So with twin infants and four older children around and responsibility for cooking meals for ten, Mom may have handed me the book simply to give me something to do to keep me out of her hair. But at the time I thought she must have had a specific reason.

I ran into a few words in that book that I didn’t understand. Chiffarobe was one. But I could figure out it was a heavy piece of furniture. It didn’t matter if it belonged in a living room, dining room, or bedroom. Knowing it was a heavy piece was all I needed.

But then there was that word rape. I didn’t know what that was except that it was something bad or else Tom Robinson wouldn’t have to go to trial with Atticus Finch to represent him. I decided I needed to know more, so as rare as it was for me to ask Mom anything, I dared to ask what the word meant. Because I hadn’t finished the book during the week of vacation, we were home by the time I asked, and she sent me to the dictionary to look it up.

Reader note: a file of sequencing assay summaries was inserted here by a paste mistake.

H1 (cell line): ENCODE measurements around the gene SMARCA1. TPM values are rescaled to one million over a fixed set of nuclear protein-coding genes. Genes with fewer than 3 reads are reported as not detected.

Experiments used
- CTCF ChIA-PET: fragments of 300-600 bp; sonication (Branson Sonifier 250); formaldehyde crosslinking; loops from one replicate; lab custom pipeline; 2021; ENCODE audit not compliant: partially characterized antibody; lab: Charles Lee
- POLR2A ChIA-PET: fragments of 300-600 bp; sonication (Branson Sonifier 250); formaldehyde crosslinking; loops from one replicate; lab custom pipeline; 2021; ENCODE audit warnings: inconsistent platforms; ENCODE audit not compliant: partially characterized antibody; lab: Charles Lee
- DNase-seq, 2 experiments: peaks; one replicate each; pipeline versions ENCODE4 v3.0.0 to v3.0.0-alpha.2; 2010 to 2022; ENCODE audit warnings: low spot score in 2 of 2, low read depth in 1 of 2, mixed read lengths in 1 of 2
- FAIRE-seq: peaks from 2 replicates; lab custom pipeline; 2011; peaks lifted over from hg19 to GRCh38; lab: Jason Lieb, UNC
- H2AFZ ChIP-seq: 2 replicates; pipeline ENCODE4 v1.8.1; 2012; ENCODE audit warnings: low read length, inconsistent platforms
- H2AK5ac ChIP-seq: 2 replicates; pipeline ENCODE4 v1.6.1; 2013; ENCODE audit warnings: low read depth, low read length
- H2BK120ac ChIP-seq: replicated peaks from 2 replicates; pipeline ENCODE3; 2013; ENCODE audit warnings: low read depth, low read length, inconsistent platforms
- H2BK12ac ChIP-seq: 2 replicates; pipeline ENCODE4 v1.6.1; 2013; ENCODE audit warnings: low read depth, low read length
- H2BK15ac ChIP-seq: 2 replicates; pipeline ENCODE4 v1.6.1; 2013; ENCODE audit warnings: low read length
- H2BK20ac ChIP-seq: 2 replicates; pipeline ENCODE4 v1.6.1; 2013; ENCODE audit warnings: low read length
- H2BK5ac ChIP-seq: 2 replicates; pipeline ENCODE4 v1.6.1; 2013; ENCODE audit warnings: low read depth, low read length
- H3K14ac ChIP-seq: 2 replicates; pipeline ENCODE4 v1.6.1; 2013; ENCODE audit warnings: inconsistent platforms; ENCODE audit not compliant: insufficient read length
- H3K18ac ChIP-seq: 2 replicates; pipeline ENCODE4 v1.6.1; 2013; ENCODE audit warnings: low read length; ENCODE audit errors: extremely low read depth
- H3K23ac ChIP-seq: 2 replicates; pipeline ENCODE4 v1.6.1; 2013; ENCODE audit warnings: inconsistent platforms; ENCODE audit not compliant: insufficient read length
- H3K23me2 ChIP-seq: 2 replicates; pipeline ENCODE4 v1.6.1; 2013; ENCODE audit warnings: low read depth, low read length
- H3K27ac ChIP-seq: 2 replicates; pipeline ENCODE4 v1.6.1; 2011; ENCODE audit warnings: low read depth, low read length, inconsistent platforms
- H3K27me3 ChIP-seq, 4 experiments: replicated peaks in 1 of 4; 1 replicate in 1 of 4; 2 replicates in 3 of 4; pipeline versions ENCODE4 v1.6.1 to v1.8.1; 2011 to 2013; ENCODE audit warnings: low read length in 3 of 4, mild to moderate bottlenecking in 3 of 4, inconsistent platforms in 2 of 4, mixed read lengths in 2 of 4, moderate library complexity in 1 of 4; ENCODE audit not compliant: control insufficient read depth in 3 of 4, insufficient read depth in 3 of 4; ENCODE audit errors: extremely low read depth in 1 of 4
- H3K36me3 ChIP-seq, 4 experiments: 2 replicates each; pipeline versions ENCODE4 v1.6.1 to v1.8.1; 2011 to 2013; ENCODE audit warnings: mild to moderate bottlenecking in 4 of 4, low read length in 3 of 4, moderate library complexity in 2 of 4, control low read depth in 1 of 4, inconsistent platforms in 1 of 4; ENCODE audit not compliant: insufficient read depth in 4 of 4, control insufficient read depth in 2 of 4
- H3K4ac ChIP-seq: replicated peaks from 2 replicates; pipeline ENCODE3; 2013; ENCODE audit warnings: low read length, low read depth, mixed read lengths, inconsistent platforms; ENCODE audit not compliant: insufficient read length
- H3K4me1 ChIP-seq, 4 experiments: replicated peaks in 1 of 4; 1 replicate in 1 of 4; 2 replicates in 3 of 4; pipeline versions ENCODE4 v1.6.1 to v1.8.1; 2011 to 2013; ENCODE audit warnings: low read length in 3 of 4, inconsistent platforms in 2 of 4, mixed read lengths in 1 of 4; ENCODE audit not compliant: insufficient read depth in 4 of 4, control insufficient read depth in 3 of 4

I don’t recall just what dictionary we had in those days. But I remember what the definition said, or something very like it:

rape

transitive verb

  1. forcible carnal knowledge

That didn’t help. I had no idea what carnal meant either. I already figured out there wasn’t much point in asking Mom another question since I already had the dictionary out. So I looked up that word, too.

carnal

adjective

  1. of the flesh

To be truthful, there may have been some other options for both words, but if so, they didn’t help. Nor do I remember them.

Bottom line: I spent plenty of years after reading that book having to be satisfied with knowing rape is something bad and chiffarobes are heavy.

Years later, as I was about to turn 50 years old, Mom sent me a book (I lived in Abu Dhabi at the time), Erica Jong’s Fear of Fifty. At least I understood why she chose that one for me.

What books do you recall your mother giving you to read?

What books would you love to be able to give to your mother today? In honor of Mother’s Day

Via:: Sandra Yeaman